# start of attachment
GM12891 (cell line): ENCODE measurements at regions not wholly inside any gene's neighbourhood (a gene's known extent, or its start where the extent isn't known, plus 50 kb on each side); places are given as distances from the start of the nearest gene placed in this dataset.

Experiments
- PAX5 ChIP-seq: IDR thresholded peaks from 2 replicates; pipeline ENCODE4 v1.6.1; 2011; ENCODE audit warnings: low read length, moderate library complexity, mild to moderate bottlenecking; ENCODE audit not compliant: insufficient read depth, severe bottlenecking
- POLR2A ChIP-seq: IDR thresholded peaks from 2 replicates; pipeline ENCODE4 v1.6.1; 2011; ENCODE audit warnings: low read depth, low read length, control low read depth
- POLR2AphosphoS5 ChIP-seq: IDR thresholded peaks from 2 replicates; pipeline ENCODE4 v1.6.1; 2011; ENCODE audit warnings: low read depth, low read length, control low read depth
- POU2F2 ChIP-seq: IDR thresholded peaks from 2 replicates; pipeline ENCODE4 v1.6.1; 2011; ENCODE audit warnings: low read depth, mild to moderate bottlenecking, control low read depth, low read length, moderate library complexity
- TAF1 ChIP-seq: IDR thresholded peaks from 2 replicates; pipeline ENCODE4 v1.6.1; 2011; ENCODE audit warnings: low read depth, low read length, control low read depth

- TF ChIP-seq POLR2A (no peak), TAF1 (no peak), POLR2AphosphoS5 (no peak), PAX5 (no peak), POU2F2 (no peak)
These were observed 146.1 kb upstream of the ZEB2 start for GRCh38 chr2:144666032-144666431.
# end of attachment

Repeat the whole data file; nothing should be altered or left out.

GM12891 (cell line): ENCODE measurements at regions not wholly inside any gene's neighbourhood (a gene's known extent, or its start where the extent isn't known, plus 50 kb on each side); places are given as distances from the start of the nearest gene placed in this dataset.

Experiments
- PAX5 ChIP-seq: IDR thresholded peaks from 2 replicates; pipeline ENCODE4 v1.6.1; 2011; ENCODE audit warnings: low read length, moderate library complexity, mild to moderate bottlenecking; ENCODE audit not compliant: insufficient read depth, severe bottlenecking
- POLR2A ChIP-seq: IDR thresholded peaks from 2 replicates; pipeline ENCODE4 v1.6.1; 2011; ENCODE audit warnings: low read depth, low read length, control low read depth
- POLR2AphosphoS5 ChIP-seq: IDR thresholded peaks from 2 replicates; pipeline ENCODE4 v1.6.1; 2011; ENCODE audit warnings: low read depth, low read length, control low read depth
- POU2F2 ChIP-seq: IDR thresholded peaks from 2 replicates; pipeline ENCODE4 v1.6.1; 2011; ENCODE audit warnings: low read depth, mild to moderate bottlenecking, control low read depth, low read length, moderate library complexity
- TAF1 ChIP-seq: IDR thresholded peaks from 2 replicates; pipeline ENCODE4 v1.6.1; 2011; ENCODE audit warnings: low read depth, low read length, control low read depth

- TF ChIP-seq POLR2A (no peak), TAF1 (no peak), POLR2AphosphoS5 (no peak), PAX5 (no peak), POU2F2 (no peak)
These were observed 146.1 kb upstream of the ZEB2 start for GRCh38 chr2:144666032-144666431.